There’s nothing quite like your first paycheck. The sense of accomplishment. The feeling of reward. The realization of self-worth, knowing you put in work all your own, and the confidence that it builds. These experiences shape a person and help guide them toward a life of purpose and hope. But for individuals with disabilities, like autism or related disorders, the path to a career and independence is often uncertain.
“Autism is something that is poorly understood in our society,” said Kevin Dougherty, retired group vice president and chief digital officer for the Kroger Company.
People on the Autism Spectrum, Kevin said, feel isolated. They see a world that is difficult to understand and communicate with. Those who are neurotypical often find themselves challenged to understand what those who are neurodiverse feel and experience.
But Kevin and his wife Barb know there is so much a person with a disability has to share. Creativity. Passion. The ability to grow, learn and contribute, sometimes in most impressive ways.
The drive to help individuals overcome these obstacles directed Kevin and Barb to Easterseals Serving Greater Cincinnati, an organization that, for so many, is the essential stepping stone to an independent life.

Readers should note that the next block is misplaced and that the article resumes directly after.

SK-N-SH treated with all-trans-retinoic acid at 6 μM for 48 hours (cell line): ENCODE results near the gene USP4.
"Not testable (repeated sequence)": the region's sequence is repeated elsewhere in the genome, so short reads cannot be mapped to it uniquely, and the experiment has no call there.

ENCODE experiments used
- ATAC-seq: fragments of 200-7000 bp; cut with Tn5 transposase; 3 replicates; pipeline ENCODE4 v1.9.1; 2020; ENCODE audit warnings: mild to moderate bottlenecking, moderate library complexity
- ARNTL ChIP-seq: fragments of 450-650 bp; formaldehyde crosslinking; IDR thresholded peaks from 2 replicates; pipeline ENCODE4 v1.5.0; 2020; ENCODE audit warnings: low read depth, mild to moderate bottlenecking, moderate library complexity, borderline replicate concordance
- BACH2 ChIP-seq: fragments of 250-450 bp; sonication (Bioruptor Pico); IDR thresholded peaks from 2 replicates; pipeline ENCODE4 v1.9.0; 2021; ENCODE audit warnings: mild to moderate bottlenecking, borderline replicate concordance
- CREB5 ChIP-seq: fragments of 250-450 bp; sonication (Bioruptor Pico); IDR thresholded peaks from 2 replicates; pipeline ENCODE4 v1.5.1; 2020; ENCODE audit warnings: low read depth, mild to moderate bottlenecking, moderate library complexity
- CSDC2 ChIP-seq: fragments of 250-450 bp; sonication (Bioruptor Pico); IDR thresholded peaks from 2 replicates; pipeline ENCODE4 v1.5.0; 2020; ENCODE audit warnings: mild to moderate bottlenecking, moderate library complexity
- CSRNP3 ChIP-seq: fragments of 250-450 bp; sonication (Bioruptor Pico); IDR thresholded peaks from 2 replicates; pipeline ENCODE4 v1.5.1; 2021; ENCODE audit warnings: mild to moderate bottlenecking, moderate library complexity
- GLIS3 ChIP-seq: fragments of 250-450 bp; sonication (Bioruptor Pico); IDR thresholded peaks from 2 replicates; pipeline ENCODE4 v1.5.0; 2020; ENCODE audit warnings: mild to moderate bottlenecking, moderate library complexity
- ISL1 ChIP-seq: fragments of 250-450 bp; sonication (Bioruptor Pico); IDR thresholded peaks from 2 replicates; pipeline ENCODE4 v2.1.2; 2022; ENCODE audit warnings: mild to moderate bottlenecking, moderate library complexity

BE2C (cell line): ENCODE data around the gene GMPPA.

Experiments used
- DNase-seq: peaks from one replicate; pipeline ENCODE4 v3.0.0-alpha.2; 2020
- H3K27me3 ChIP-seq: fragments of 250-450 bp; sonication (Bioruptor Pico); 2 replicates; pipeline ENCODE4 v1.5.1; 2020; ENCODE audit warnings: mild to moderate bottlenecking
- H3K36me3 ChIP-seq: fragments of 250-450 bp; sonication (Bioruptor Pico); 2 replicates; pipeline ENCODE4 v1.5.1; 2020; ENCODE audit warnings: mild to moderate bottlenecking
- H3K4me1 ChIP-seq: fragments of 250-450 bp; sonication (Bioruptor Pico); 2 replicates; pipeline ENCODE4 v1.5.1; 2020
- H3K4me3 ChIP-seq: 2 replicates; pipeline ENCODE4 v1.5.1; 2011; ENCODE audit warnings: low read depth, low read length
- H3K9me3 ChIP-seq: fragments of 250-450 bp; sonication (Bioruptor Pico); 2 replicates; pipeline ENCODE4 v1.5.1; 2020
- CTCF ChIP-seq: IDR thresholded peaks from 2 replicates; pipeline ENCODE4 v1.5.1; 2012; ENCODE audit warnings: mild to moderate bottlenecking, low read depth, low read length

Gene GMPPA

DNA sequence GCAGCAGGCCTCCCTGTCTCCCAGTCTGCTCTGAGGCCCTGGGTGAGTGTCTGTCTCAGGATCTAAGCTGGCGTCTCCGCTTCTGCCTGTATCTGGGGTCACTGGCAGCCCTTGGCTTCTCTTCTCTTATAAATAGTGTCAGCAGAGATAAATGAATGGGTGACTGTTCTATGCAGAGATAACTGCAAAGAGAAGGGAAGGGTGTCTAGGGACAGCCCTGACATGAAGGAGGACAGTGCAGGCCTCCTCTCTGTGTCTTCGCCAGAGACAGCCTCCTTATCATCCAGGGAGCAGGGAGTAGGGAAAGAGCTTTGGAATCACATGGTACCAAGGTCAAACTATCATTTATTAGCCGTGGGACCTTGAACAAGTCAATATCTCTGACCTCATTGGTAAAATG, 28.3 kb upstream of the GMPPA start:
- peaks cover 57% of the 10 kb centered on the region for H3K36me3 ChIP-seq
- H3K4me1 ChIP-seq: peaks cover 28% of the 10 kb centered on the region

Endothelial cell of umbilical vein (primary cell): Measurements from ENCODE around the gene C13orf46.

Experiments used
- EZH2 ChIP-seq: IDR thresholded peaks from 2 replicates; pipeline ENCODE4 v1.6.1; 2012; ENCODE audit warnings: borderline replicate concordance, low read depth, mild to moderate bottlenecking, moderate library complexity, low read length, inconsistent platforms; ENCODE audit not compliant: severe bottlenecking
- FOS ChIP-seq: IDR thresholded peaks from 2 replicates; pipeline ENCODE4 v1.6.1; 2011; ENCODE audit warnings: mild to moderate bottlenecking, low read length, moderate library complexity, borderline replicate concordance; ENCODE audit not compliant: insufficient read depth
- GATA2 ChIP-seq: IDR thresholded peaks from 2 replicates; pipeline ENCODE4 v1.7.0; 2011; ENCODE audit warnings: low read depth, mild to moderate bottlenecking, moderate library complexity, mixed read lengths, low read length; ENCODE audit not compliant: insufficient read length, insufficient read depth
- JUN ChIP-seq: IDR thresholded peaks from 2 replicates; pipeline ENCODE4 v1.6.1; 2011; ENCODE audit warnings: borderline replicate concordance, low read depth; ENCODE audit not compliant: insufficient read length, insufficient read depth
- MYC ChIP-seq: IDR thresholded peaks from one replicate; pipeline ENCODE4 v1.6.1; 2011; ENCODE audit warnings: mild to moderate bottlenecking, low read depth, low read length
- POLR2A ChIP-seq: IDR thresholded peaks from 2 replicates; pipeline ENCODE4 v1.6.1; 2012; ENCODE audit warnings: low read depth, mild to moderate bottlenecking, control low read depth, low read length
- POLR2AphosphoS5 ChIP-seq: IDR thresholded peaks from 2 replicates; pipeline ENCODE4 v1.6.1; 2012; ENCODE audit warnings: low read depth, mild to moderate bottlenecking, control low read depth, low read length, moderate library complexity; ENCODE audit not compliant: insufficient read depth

“I don’t think we understood the full scope of what they can do,” said Barb.
When Barb saw how transformative the experience could be, she felt personally connected and driven to support.
Easterseals helps more than just those with disabilities. It helps military veterans transitioning to life after combat. It helps teenagers identify their skills and prepares them professionally and personally for a life of independence. It helps break down barriers like inadequate resources and unfair judgment from the community.
“All of a sudden, somebody starts to learn how to become more of a part of what we call the typical world,” said Kevin.
Kevin and Barb feel fortunate, which is why they made gifts to start and sustain the Xavier University X-Path Program, an initiative that helps students on the autism spectrum develop social skills as a foundation for success in life. It’s also why Kevin and Barb support Easterseals.
“Whatever the reason they’re in that state of needing a chance, a hand, and a dollar spent here goes very directly toward, not handouts, but a pathway out of that situation and into a place where they can be on their own,” said Kevin.
For many, this opportunity is the first time they are, as Barb said, “adulting”. The look on the face of a 23-year-old paying for her parents’ dinner with the money she earned for the first time. The world at that moment starts to look very different. Real people, real enthusiasm. Real confidence.
“With confidence, you see the ability to start to break out of the constraints of living in a world that kept you to yourself,” said Kevin.
And when you’re welcomed into the real world, you can show the real world what you’re made of.